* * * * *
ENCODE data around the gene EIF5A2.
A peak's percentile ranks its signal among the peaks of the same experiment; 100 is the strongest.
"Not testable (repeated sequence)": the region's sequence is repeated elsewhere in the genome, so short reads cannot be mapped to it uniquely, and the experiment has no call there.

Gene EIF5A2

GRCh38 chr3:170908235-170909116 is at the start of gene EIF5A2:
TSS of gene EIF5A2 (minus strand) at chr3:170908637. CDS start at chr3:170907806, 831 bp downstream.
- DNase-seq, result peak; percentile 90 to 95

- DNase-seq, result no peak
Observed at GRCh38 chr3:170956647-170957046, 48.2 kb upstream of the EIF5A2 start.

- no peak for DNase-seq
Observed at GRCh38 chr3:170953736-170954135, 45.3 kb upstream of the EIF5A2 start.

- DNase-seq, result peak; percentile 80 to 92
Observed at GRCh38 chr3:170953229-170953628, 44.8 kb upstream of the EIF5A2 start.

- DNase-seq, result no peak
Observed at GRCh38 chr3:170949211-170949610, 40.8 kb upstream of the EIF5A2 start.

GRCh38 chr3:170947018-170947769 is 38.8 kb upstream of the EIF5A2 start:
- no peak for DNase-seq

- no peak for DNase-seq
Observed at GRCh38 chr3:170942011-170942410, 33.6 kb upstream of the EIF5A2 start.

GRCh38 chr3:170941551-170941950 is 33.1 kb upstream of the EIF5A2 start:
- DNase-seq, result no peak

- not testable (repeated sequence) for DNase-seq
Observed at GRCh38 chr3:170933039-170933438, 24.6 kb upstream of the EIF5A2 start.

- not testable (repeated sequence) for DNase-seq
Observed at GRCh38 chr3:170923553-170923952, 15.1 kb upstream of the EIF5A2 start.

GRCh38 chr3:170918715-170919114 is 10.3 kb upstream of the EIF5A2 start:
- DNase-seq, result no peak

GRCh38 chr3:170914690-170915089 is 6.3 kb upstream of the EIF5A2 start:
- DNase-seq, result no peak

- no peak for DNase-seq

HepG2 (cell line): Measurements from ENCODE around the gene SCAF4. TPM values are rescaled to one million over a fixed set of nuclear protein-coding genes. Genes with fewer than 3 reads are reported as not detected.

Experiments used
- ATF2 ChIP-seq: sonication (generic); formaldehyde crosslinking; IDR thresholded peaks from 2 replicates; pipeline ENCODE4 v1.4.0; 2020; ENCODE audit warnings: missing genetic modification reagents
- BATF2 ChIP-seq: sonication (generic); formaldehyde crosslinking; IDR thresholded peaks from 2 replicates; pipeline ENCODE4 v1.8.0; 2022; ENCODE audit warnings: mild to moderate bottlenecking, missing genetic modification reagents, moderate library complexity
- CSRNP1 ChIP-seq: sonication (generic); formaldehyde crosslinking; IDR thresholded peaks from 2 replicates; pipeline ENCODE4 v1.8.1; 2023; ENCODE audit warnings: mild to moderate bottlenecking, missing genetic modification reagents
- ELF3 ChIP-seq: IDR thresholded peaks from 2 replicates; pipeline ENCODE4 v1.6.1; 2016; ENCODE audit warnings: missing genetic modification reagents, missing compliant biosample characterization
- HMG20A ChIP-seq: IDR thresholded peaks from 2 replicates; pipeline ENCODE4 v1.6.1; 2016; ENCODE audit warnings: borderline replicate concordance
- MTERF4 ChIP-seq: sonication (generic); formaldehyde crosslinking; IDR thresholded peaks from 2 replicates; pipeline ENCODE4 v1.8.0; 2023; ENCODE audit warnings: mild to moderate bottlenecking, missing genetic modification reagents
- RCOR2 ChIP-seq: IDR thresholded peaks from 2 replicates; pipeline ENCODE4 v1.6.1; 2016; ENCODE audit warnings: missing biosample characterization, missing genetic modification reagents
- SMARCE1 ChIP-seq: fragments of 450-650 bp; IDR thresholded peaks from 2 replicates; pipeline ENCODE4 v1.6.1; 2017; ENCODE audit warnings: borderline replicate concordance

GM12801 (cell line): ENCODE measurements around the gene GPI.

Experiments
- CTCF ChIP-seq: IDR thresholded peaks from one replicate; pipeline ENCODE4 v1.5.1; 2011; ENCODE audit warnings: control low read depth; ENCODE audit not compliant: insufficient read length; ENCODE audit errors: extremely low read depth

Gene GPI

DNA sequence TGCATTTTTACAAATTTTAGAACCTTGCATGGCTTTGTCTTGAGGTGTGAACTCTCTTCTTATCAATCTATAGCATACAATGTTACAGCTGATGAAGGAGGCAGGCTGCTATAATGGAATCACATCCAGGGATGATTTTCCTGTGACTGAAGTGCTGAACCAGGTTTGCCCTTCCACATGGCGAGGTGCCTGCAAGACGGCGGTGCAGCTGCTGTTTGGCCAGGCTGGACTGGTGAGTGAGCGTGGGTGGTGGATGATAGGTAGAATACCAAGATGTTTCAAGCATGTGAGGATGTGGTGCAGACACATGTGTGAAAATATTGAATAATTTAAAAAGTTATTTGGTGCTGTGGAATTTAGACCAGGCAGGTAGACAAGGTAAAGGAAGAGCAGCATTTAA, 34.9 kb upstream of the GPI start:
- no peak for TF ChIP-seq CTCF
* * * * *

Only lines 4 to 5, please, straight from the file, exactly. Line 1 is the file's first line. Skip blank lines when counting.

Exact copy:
Gene EIF5A2

GRCh38 chr3:170908235-170909116 is at the start of gene EIF5A2: